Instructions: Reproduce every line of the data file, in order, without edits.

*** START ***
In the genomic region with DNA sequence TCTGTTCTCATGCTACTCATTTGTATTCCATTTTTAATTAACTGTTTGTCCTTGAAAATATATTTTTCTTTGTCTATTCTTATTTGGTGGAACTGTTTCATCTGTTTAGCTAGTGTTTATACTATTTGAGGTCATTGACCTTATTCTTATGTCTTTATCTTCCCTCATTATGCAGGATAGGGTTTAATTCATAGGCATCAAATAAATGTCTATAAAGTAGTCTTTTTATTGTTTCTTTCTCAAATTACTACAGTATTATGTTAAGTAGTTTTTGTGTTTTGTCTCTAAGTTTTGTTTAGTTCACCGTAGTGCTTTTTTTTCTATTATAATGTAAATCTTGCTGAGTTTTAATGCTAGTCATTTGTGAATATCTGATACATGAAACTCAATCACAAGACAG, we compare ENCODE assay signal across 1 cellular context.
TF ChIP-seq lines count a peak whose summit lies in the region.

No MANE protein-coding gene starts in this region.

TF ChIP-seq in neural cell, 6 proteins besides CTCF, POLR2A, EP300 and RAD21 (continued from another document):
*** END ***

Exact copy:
In the genomic region with DNA sequence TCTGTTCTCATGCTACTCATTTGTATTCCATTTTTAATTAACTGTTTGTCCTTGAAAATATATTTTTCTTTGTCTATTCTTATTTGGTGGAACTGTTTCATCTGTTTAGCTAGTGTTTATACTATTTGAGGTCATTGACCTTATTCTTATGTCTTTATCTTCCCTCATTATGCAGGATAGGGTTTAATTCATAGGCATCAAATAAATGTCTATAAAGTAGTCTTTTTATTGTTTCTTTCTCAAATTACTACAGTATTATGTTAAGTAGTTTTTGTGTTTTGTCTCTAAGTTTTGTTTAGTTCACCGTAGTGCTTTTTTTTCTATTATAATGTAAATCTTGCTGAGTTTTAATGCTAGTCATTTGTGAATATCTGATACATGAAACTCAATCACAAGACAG, we compare ENCODE assay signal across 1 cellular context.
TF ChIP-seq lines count a peak whose summit lies in the region.

No MANE protein-coding gene starts in this region.

TF ChIP-seq in neural cell, 6 proteins besides CTCF, POLR2A, EP300 and RAD21 (continued from another document):